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Which online music store benefits artists the most?
March 23, 2012 8:15 AM   Subscribe

I'm going legit: Which online music store benefits artists the most?

I plan to start buying music online. I want it to be DRM-free, and for artists to benefit as much as possible from the purchase.

What I am looking for is an updated table that indicates what percentage of a song's price ends up in the artist's pocket.

This article from 2 years ago indicates that this is the order of preference: Direct from artist, CDBaby (if available), Amazon/iTunes/Google.

So my question is: How do I evaluate Amazon/iTunes/Google? Information on artist royalties from these 3 services is very difficult to find.
posted by verdeluz to Technology (14 answers total) 14 users marked this as a favorite
 
There's also Beatport for EDM music, which I'm fairly sure pays more than itunes, plus a lot of those artists own their own labels.
posted by empath at 8:37 AM on March 23, 2012


I'm pretty sure the biggies (Amazon and iTunes) have very similar deals in place, so it probably doesn't matter. The artist is getting a very similar cut either way.
posted by COD at 9:04 AM on March 23, 2012


If you buy from a band's site on bandcamp, they get 85-90% of the total revenue.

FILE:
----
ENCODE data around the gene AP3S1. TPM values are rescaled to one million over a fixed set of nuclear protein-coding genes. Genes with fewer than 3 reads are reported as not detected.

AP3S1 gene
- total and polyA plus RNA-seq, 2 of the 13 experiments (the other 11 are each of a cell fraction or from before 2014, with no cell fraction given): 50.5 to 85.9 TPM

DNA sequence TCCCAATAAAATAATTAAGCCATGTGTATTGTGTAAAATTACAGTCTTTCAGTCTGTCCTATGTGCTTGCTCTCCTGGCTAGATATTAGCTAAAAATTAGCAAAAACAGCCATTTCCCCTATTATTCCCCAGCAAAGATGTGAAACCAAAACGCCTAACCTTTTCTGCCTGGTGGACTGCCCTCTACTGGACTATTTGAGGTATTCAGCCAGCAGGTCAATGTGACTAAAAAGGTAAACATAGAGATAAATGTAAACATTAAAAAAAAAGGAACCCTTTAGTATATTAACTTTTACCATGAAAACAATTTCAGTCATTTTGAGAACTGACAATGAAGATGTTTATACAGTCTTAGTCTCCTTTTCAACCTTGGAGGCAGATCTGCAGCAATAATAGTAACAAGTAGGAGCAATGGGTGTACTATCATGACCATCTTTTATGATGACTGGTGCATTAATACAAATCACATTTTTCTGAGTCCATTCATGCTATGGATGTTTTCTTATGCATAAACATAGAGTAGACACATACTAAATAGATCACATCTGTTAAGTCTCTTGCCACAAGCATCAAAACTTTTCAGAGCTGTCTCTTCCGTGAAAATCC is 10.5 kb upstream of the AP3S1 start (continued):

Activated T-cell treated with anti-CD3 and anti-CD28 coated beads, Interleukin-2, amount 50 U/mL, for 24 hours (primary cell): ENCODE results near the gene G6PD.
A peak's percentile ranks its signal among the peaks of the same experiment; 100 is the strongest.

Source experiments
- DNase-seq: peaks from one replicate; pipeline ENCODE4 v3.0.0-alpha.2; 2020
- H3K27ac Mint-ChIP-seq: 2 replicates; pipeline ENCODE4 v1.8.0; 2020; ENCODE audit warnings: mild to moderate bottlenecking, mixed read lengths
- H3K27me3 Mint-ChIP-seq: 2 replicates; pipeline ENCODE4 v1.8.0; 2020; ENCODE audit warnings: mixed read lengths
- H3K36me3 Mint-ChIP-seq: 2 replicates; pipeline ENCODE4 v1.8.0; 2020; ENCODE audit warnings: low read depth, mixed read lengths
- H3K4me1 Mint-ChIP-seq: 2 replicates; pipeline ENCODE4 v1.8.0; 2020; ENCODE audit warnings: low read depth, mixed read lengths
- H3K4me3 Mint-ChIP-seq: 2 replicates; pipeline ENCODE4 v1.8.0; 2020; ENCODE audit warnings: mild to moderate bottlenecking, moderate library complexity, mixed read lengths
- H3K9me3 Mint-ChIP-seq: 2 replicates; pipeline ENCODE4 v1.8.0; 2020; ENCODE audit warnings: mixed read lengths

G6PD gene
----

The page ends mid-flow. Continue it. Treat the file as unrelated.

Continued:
posted by burnmp3s at 9:15 AM on March 23, 2012 [2 favorites]


If your artist has a "Buy" link on their website, it mostly likely leads to the site that gives them the biggest cut.
posted by Runes at 9:22 AM on March 23, 2012


In the event the artist you're interested in is on Vibedeck, that would seem to be the most lucrative for them.
posted by troywestfield at 9:43 AM on March 23, 2012 [1 favorite]


There are a lot of legitimate online music stores, which have a wide range of prices. Electronic Dance Music (EDM) is often more expensive, as it is a replacement (to a degree) for vinyl single purchases, so you could pay a few bucks for a track, compared to less than a (US) dollar through iTunes or Amazon.

One thing about Bandcamp - if you search for a band and don't add "bandcamp" to your search, you might not find a band's Bandcamp page. At least for me, Google searches for music don't list Bandcamp high on the search results.

Another alternative: shop through the label's page, if it's an option.

If you're really interested in supporting an artist or band, you could also ask them. Contact the band, send them a message on Facebook or Twitter, and you should probably get some pointers.
posted by filthy light thief at 9:45 AM on March 23, 2012 [1 favorite]


As an independent artist, I use CDBaby, which in turn puts me on Amazon, iTunes, etc. None of this will apply to a major label artist, but here's what it looks like for an indy musician.

I get paid equally for US iTunes and Amazon sales at about $0.64 per song. I receive more for international sales on iTunes (about $0.05 - 0.25 more), while Amazon remains the same. One downside from my perspective is that I'm unable to set my own price with these services.

With CDBaby downloads, I can set the price and they keep a straight 9%. Even with a lower price, I make more per download at CDBaby, but obviously you aren't going to find a lot of major label artists there. I'm not entirely sure about Google Music, but they seem to be on the same tier as CDBaby, Bandcamp, and other artist-controlled services.